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Sesame Street Stars Go AI: Elmo and Cookie Monster Offer Personalized Greetings on Cameo

Cameo / Sesame Workshop

Cameo has expanded its roster of celebrities, adding the timeless superstars Cookie Monster and Elmo to its lineup of personalities available for personalized video greetings. These beloved Sesame Street characters, whose financial situations may be uncertain, are shamelessly promoting their services on the platform. For a fee of $25, they offer to count to your child’s age or recite words that begin with the same letter as your child’s name. Notably, the relatively low price for these Sesame Street icons is attributed to the fact that humans don’t seem to record their voices; instead, Cameo describes them as “powered by artificial intelligence.”

Cookie Monster and Elmo join a diverse Cameo lineup that includes Kenny G ($350 per message), Danica McKellar ($150), and Billy Dee Williams ($300), among others. Animated characters such as Thomas the Tank Engine, Grumpy Bear (from Care Bears), and JJ from CoComelon are also featured on the platform.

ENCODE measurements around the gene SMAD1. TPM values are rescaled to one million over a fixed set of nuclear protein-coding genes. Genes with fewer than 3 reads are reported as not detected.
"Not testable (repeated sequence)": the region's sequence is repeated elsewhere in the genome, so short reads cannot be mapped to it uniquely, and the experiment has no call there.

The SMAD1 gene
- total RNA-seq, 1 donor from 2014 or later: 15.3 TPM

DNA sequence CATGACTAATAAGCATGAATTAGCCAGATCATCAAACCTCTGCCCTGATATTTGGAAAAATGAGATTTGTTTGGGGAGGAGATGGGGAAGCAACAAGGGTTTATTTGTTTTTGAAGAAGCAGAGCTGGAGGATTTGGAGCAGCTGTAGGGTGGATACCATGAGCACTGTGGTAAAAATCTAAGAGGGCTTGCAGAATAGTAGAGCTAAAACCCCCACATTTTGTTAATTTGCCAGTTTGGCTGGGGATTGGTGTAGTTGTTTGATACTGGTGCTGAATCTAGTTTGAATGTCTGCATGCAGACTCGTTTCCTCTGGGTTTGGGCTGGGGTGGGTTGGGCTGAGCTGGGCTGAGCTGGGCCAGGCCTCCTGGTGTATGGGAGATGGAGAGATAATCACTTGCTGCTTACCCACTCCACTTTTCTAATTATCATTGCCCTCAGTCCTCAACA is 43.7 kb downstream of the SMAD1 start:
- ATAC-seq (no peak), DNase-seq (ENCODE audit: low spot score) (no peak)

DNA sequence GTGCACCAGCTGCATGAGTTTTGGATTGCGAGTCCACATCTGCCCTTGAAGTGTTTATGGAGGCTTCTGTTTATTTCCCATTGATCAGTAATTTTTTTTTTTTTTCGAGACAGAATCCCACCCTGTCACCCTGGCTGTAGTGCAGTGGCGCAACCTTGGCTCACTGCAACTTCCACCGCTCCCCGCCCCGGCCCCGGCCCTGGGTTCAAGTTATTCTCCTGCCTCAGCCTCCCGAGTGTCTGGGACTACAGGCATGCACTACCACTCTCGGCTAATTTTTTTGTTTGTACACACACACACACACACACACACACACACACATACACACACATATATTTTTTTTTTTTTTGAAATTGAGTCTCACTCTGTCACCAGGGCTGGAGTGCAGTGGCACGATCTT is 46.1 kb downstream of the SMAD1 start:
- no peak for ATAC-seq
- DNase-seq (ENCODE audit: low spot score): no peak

In a sample Cameo on the service’s website, Cookie Monster, the perpetually hungry, AI-driven blue Muppet, exclaims, “Hiya, it’s me, Cookie Monster. Me so excited to meet you and maybe share a cookie or two. I love to sing ‘Happy Birthday,’ say goodnight before bedtime, or just say hi. I can’t wait.”

Cameo / Sesame Workshop

Disclosures on the Sesame Street characters’ websites inform customers that AI is responsible for powering them. The description states, “Elmo is a virtual character powered by artificial intelligence. They will take the details you give them and craft a custom video just for you!” Engadget has reached out to Cameo for clarification on which parts of the message are AI-generated, and this article will be updated accordingly if a response is received.

The question of whether parents will find it worthwhile to pay for “personalized” greetings generated by artificial intelligence remains to be answered. However, it’s noteworthy that these algorithmically created messages from furry monsters cost only around 12 percent of the price of messages from Michael Rapaport.

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